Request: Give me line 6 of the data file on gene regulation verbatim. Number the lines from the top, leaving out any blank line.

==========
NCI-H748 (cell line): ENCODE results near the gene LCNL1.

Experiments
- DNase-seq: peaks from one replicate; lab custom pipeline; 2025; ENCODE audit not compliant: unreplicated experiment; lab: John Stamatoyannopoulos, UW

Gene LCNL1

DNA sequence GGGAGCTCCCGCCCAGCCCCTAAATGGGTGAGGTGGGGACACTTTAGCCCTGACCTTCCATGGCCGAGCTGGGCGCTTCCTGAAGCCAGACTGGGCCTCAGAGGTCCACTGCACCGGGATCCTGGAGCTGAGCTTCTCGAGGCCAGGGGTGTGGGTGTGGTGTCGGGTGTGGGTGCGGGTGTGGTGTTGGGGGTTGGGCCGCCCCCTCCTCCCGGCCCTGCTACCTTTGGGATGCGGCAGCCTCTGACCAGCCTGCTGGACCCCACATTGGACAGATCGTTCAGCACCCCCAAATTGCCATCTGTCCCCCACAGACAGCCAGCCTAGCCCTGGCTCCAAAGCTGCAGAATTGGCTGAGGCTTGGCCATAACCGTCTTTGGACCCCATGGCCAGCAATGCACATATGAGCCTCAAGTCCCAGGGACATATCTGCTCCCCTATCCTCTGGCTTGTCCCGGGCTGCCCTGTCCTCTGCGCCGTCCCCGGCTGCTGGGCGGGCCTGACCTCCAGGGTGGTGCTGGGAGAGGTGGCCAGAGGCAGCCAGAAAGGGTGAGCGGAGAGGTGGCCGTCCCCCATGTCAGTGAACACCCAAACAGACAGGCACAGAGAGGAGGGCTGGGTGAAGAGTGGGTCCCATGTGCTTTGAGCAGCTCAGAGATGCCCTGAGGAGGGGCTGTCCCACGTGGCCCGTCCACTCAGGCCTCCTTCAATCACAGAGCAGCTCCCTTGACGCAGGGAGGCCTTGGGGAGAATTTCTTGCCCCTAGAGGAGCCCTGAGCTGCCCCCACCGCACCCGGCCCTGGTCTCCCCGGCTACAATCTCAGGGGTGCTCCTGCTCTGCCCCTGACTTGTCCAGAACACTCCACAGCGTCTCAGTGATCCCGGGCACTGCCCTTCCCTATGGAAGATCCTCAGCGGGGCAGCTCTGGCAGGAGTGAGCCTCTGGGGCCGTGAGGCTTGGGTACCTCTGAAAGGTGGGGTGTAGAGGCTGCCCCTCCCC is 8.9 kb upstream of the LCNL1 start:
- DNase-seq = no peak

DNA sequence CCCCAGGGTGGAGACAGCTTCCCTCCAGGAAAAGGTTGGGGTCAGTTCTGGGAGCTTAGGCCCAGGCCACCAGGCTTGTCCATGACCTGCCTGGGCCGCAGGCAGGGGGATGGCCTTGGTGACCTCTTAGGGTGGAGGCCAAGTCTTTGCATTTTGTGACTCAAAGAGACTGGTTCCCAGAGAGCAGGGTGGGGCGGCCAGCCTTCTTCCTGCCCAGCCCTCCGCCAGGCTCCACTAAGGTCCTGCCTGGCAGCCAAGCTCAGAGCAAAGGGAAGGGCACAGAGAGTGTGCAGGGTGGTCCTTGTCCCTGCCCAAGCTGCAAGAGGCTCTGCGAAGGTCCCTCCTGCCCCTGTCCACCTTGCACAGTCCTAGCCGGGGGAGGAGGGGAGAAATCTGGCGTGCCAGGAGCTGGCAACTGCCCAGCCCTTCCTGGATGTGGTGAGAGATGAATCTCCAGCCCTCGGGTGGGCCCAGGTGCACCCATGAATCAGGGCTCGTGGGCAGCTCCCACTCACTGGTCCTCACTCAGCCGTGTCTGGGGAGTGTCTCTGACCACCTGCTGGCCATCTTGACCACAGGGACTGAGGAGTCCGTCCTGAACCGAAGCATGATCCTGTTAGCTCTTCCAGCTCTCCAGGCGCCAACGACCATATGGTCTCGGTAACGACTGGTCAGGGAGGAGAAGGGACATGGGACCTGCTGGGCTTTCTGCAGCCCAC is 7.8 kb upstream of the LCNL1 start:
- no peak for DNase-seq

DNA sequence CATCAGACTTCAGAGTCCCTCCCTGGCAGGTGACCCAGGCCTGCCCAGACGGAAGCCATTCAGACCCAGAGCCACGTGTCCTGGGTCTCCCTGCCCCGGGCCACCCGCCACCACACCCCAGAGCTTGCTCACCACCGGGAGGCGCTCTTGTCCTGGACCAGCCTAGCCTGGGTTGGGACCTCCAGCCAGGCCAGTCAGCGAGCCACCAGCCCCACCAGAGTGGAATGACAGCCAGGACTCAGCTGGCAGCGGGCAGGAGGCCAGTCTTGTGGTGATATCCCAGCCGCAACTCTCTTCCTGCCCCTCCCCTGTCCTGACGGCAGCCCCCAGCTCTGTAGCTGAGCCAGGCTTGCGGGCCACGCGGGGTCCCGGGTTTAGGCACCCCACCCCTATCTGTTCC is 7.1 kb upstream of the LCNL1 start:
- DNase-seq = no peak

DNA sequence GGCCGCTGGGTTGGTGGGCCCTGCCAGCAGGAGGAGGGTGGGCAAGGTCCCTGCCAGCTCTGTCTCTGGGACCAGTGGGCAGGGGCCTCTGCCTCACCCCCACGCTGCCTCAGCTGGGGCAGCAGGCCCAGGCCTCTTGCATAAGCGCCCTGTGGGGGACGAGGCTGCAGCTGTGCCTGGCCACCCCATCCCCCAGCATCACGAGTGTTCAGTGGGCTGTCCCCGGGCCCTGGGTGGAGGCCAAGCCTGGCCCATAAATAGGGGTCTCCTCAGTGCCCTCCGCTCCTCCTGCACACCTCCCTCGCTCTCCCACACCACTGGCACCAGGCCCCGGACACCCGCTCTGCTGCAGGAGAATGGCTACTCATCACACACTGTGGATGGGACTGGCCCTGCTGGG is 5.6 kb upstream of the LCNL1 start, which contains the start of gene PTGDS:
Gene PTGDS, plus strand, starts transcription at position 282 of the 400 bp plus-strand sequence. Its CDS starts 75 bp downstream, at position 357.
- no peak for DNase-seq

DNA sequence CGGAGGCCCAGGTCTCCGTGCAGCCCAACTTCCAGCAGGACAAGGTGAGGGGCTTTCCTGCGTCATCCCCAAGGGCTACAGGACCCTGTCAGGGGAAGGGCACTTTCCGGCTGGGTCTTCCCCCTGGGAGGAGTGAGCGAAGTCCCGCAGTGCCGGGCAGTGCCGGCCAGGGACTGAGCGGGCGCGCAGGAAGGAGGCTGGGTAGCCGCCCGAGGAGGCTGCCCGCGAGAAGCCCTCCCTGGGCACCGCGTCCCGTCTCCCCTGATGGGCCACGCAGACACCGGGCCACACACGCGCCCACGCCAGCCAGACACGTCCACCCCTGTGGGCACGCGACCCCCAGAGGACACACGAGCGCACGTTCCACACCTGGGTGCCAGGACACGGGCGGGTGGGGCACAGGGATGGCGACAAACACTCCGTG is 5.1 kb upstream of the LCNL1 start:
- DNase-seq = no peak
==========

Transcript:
- DNase-seq = no peak